The indicator signifies that Rhode Island’s economy is stagnating, and that growth is predominantly the result of external factors, which are also showing signs of slowing.
Smithfield, RI (PRWEB) May 10, 2012
With very slow rates of economic growth, the state economy has been stuck since the first quarter of 2011, according to the Rhode Island Current Economic Indicator (CEI).
According to a briefing released today by Bryant University’s Center for Global and Regional Economic Studies and the Rhode Island Public Expenditure Council (RIPEC), the CEI for the first quarter of 2012 increased 1 percent (annualized rate).
“The indicator signifies that Rhode Island’s economy is stagnating, and that growth is predominantly the result of external factors, which are also showing signs of slowing,” said John Simmons, executive director of RIPEC. “While there are some positive signs, the question is whether the economic conditions in the state will continue to improve, and at what rate.”
The Rhode Island Leading Economic Indicator projects the trend of the two-quarters ahead growth rate of the Rhode Island CEI. It indicates that the economy will grow at a pace slower than the current growth rate of 1 percent (annualized) in the third quarter of 2012, providing little hope that the state economy will turn around any time soon.
These figures suggest an increasing risk of double-dip recession in Rhode Island. To avert a return to recession or prolonged economic stagnation, state and local governments and businesses must engage in coordinated efforts to stimulate economy activity and promote economic growth in Rhode Island, the briefing states.
Rhode Island’s economy continues to expand at a rate significantly slower than the regional and national average: The U.S. Gross Domestic Product increased at an annualized rate of 2.2 percent in the first quarter of 2012, and the New England economy expanded during the same quarter at an annualized rate of 3.3 percent.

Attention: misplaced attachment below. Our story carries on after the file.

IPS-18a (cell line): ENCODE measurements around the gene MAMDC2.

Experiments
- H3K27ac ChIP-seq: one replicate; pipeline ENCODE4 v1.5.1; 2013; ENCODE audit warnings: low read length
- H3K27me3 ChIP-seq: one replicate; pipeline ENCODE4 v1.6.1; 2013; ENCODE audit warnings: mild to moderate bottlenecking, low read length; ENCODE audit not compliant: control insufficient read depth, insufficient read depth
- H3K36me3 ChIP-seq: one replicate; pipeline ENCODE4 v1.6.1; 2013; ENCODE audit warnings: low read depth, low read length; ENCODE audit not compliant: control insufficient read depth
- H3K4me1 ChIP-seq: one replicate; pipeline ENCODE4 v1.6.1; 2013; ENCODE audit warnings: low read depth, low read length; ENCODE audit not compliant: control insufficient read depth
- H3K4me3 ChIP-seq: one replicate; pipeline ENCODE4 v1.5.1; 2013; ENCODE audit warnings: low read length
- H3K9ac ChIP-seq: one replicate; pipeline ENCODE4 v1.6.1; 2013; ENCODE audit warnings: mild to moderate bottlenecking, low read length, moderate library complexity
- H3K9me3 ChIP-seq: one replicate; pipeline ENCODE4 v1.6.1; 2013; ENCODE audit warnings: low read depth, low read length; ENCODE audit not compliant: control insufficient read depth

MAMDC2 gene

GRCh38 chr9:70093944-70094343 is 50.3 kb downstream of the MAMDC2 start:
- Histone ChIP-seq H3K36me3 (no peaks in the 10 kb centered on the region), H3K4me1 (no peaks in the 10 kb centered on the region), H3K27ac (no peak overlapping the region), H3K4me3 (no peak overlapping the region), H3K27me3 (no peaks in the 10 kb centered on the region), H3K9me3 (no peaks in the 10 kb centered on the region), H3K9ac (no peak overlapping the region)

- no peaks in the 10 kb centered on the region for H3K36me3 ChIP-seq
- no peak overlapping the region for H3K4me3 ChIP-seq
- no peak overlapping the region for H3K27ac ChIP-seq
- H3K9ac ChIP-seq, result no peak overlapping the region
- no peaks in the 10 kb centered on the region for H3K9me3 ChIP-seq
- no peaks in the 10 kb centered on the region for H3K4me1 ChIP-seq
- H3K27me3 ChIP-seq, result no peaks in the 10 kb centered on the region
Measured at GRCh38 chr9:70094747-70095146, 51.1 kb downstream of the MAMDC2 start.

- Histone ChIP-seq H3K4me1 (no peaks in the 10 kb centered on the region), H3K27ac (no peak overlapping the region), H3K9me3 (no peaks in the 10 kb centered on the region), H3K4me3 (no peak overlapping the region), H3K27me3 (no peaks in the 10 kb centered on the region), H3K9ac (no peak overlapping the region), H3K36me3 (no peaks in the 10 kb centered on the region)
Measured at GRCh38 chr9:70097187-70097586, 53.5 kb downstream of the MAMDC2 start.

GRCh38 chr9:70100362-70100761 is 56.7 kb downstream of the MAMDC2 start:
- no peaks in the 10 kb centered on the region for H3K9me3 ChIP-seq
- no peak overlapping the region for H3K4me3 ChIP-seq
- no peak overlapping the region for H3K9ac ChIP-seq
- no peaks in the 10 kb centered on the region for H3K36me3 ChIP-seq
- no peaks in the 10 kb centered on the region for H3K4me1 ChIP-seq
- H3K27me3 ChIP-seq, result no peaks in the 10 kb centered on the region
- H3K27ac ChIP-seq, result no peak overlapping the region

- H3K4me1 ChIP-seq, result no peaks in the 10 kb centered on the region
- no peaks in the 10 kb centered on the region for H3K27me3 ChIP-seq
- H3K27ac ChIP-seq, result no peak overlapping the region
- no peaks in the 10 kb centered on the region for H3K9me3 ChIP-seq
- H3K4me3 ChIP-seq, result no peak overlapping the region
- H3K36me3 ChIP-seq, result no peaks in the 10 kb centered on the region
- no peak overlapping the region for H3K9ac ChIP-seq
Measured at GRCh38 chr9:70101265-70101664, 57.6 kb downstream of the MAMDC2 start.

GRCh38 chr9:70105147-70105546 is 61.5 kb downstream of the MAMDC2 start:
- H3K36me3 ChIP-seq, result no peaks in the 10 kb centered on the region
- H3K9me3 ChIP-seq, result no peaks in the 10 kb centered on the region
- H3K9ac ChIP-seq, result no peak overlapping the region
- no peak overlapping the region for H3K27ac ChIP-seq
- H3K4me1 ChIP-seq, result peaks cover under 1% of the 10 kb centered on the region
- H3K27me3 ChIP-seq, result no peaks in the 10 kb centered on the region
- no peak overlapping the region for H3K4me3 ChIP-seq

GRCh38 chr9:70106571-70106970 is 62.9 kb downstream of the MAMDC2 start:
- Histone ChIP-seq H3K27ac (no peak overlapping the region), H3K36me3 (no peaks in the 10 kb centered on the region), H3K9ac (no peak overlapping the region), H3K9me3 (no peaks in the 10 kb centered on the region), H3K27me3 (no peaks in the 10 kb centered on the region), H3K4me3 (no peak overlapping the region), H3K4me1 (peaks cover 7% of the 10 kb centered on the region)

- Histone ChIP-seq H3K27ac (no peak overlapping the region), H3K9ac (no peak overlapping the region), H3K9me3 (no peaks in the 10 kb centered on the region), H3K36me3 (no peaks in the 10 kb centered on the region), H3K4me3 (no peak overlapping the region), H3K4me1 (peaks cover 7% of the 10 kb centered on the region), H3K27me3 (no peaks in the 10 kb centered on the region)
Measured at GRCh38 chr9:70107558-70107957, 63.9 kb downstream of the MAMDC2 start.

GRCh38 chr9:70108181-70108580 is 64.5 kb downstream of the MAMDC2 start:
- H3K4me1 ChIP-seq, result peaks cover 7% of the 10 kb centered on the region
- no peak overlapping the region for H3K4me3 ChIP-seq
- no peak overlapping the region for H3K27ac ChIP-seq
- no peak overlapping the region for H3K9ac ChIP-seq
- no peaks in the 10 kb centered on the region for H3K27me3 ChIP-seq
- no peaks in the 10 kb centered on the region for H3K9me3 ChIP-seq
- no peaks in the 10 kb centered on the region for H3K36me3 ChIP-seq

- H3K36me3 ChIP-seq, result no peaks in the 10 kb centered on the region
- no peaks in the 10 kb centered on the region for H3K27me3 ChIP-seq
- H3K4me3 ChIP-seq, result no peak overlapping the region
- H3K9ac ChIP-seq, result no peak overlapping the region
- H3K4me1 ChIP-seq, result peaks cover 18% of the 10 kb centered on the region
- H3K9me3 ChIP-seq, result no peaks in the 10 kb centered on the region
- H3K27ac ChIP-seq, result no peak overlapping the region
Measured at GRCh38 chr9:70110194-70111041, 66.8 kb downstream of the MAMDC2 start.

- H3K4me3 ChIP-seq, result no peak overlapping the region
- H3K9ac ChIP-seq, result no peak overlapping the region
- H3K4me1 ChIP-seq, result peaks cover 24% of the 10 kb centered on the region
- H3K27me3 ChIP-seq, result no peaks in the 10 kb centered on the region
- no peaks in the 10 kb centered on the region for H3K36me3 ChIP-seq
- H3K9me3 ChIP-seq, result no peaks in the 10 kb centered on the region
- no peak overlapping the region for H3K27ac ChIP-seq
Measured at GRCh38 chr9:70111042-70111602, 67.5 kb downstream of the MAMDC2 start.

The briefing also included these findings for the first quarter of 2012:
- Employment in leisure and hospitality services decreased 2.5 percent, adding to the poor performance of leisure and hospitality since the third quarter of 2011;
- The unexpected job creation that took place in construction in the fourth quarter of 2011 was eliminated. In fact, employment in construction decreased 24.2 percent (annualized rate) in the first quarter of 2012 compared to an increase of 23 percent in the fourth quarter of 2011;
- The performance of the professional and business services and trade, transportation and utilities services industries improved slightly.
The CEI, developed by Bryant University’s Center for Global and Regional Economic Studies, combines several key gauges of economic activity in a single statistic that measures the overall current economic conditions in Rhode Island. It is calibrated to grow at the rate of the Real Gross State Product and therefore can be interpreted as the underlying growth rate of the state economy. The CEI is calculated using the most current available data for the state.
For additional information about the RI CEI or the briefing, contact Edinaldo Tebaldi, assistant professor of economics at Bryant University, at etebaldi(at)bryant(dot)edu.
A .pdf of the briefing can be downloaded here: http://www.bryant.edu/ces